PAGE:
In a study published in Australian Archaeology this week, researchers from Flinders University say machine learning was effective in identifying the stylistic differences in 98 Aboriginal rock art paintings, with a computer system able to categorise the artefacts with 72 per cent accuracy despite the AI having no prior exposure to the paintings.
The computer software used in the study was pre-exposed to a database of 14 million generic photos curated by Stamford University. From this information, the AI is able to recognise and sort new generic objects presented to it.
Flinders University Archaeologist Dr Daryl Wesley said the idea for the project came a few years ago when a team of European researchers discovered machine learning was capable of sorting German renaissance paintings by historical period.
“That gave us an idea of well, what if we can we apply that to aspects of rock art [and] look at grouping it by similarity and difference,” Wesley said.
“Rock art is certainly an area in archaeology that has a lot of different opinions about how we can study difference and similarity and what constitutes a style, a manner, or a way of painting.”
The team of researchers travelled to the Arnhem Land wilderness and the nearby Wilton River region at the top of Northern Territory to document 98 pieces of Aboriginal rock art over the course of a week.
Wesely said the researchers’ surveying work, which required extensive photography, 3D modelling and photogrammetry, was informed by the land’s traditional owners – the Mimal and Marrku people.
The 98 paintings all depicted human figures in six well-known stylistic classes: Dynamic Figures, Post-Dynamic Figures, Northern Running Figures, Simple Figures with Boomerangs, Simple Figures Round Headdresses, and Wilton River Region Simple Figures.
“Because Arnhem Land rock art is very well known, and there’s a good understanding of the different styles, we wanted to see whether the machine would generate the same observations that generations of archaeologists have made,” Wesley said.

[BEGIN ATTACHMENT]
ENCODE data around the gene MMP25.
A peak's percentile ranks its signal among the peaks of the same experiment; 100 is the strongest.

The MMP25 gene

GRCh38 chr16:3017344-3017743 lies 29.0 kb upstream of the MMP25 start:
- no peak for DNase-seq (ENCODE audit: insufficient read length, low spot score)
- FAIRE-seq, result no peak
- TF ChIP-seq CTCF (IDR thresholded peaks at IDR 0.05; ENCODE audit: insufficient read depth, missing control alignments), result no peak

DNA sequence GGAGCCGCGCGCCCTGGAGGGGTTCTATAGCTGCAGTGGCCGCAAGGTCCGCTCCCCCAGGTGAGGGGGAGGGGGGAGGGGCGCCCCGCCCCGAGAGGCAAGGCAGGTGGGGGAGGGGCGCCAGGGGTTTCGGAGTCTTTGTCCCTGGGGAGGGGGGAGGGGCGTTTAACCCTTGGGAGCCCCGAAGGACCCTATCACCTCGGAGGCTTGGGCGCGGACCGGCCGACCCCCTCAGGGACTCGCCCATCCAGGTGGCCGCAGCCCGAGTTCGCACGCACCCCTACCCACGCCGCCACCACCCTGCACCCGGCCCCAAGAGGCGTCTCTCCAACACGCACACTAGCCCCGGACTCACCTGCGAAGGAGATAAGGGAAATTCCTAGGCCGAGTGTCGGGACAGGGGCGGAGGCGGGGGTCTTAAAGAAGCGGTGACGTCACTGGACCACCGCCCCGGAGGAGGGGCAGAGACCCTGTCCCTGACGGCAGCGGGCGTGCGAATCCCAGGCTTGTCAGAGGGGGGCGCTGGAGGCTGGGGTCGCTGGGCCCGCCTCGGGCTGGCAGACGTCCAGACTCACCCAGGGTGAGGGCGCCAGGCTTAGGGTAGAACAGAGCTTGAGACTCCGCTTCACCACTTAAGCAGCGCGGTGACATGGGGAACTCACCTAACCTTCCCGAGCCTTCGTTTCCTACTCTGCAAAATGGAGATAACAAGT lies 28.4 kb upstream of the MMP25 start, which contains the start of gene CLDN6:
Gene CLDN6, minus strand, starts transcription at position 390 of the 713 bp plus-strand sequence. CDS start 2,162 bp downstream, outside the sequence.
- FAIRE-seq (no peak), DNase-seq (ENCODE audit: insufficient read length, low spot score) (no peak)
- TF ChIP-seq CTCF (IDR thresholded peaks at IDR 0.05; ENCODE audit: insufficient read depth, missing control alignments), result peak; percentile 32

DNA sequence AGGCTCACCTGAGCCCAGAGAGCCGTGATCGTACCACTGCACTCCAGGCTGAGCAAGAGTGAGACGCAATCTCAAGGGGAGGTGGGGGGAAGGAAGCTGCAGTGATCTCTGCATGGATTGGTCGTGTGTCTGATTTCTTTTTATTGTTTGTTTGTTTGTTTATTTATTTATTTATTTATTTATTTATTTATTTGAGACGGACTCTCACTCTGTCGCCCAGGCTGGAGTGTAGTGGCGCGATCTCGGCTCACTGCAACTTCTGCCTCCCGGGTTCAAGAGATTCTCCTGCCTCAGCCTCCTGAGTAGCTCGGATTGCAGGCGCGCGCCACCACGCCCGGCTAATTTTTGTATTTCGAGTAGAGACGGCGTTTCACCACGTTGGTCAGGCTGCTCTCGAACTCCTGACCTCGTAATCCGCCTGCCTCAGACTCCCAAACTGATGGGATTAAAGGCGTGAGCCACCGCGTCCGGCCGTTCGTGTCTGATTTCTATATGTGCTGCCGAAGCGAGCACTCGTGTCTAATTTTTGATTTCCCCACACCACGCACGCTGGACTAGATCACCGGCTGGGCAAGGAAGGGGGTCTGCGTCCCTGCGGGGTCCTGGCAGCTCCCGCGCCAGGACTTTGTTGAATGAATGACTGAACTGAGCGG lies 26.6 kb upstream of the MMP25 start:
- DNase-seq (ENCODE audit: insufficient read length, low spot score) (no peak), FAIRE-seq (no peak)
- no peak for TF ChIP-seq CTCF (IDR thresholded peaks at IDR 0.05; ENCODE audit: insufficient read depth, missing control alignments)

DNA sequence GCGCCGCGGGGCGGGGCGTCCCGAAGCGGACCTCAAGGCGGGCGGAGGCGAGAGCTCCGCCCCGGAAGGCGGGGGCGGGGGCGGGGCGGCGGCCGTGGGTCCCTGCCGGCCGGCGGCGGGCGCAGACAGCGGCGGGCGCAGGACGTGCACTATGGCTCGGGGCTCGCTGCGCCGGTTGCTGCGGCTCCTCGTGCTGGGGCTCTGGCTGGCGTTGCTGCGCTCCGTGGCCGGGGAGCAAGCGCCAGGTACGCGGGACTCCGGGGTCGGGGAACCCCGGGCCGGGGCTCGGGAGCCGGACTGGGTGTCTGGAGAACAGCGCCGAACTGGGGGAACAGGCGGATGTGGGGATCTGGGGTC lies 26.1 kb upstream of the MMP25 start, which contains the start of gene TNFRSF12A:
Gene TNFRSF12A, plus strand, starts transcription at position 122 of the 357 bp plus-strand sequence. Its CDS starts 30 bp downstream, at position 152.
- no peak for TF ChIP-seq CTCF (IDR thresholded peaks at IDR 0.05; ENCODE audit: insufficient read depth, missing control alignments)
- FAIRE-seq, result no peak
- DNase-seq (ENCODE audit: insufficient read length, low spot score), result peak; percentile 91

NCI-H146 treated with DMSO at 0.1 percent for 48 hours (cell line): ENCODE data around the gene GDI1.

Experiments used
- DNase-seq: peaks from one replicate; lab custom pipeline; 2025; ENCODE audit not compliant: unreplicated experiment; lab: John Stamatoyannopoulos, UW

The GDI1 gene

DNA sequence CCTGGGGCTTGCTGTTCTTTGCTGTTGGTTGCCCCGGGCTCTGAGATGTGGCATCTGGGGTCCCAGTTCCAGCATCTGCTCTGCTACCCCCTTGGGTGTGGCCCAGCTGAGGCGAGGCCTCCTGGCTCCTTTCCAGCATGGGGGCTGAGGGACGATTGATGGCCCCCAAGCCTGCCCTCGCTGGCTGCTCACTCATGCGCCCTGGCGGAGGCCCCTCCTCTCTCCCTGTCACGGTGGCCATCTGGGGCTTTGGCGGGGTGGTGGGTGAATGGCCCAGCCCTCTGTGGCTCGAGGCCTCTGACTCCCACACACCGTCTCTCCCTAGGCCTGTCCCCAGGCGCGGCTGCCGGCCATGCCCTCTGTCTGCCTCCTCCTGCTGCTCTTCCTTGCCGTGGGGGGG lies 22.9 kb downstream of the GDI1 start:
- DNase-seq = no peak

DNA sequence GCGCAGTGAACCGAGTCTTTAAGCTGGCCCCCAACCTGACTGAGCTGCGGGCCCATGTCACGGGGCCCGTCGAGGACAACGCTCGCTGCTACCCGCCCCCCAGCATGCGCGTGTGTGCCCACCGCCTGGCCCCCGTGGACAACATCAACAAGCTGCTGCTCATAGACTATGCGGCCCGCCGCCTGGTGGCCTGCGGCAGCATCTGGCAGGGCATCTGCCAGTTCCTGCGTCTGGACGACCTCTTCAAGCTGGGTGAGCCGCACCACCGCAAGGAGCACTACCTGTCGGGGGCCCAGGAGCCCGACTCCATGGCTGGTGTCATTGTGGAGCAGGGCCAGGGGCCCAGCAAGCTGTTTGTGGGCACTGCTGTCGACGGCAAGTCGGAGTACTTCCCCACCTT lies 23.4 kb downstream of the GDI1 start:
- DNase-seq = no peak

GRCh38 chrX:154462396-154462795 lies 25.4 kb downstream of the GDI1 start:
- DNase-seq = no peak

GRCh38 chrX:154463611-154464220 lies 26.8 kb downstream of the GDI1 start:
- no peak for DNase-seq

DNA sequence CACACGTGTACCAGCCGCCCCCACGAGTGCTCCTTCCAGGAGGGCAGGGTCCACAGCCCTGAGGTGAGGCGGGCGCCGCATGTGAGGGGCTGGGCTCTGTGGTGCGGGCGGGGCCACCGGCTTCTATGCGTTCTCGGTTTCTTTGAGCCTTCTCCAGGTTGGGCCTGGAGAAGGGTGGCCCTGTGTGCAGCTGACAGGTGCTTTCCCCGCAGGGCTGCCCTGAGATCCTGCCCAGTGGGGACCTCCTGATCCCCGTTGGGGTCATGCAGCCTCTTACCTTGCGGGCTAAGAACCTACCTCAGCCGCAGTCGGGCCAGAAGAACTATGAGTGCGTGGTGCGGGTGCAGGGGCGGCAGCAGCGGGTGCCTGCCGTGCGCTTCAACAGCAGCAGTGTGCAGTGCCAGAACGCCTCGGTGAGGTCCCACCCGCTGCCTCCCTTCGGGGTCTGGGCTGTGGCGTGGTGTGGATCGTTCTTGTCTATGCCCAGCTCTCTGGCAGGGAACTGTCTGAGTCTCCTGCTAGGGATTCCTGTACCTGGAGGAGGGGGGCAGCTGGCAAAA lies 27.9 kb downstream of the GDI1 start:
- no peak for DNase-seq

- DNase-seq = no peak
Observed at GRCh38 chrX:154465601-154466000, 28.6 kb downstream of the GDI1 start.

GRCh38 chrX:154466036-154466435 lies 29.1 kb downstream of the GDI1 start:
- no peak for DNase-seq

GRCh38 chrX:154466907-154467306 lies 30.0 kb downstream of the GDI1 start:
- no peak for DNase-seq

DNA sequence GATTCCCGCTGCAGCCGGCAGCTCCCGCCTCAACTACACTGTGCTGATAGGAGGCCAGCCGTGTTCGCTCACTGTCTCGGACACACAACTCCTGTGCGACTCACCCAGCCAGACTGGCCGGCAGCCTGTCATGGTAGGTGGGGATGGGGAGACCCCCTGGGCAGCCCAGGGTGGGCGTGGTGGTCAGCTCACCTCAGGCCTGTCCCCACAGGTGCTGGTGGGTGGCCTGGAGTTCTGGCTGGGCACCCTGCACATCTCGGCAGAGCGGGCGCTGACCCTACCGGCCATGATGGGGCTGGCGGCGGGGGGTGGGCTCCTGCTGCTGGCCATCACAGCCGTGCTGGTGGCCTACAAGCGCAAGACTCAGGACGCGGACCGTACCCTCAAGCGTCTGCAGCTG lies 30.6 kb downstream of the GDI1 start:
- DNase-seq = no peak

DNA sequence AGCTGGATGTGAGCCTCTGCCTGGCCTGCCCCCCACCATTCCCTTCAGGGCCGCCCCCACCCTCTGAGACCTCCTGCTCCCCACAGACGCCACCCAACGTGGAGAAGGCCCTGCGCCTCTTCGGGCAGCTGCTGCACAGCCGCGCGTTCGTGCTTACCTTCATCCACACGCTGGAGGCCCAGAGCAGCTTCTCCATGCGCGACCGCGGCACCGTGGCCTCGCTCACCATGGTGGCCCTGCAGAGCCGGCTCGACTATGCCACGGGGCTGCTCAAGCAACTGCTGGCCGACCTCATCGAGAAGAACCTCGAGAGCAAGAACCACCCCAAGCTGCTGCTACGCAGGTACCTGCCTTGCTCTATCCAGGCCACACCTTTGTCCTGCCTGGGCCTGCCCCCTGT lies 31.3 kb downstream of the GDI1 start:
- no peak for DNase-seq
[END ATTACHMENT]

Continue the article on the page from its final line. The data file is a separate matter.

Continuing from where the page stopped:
Black and white traces of the images were sent back to the research team in Adelaide for the computer to analyse.
The AI placed the images along a spectrum of stylistic differences, providing researchers with not only an accurate categorisation of style, but also insights into the art’s history.
“We analysed a group of figures, and it then reproduced the results and ordered the different styles in chronological order, which was quite interesting, and [it] showed where the styles fit and where they overlapped,” Wesley said.
“Why this is important is because normally when we look at a particular rock art motif, we might try and look at a dozen different aspects or characteristics to compare with.
“What the machine does is it analyses each image on thousands of points of difference, which we don’t exactly have.”
The AI also placed Arnhem Land and Wilton River region art on different parts of the spectrum, which researchers say shows the potential for the technology to give archaeologists geographic information about rock art that was not previously available.
The land’s traditional owners were excited by the findings and hoped further research could provide insights on the movement of their ancestors, according to Wesley.
“What they really would like to know more about is what is happening on their country, what their ancestors were doing and how they might have been interacting with their neighbours, because that’s very important in terms of kinship and ceremony and other things,” he said.
“In provinces like Arnhem Land where there’s millions of paintings throughout the whole area, we might actually get to look at movement of ideas, concepts and designs and styles as they emerge and evolve.”
PhD student Jarrad Kowlessar – who set up the machine learning system at Flinders University alongside fellow researcher James Keal – said it can be very difficult for humans to identify geographic differences in rock art style.
“What excites me most is that this method removes kind of the bias that a researcher might have when they’re interpreting something about how similar two things might be to one another stylistically,” Kowlessar said.
“This is obviously a huge advantage to rock art because it can be so subjective and you could have so many biases about what you believe that can kind of influence your interpretation.”
Kowlessar said the next step was to analyse rock art paintings of non-human figures.
“The next thing we’d really like to do is to see if an approach like this can separate out animal species from one another,” he said.
“For example, different kinds of macropods can be really hard to differentiate for us subjectively.
“The silhouette of a wallaby looks similar to the silhouette of a kangaroo, and knowing which one was being painted is very hard for an interpreter.
“But an approach like this might help with things like species differentiation.”
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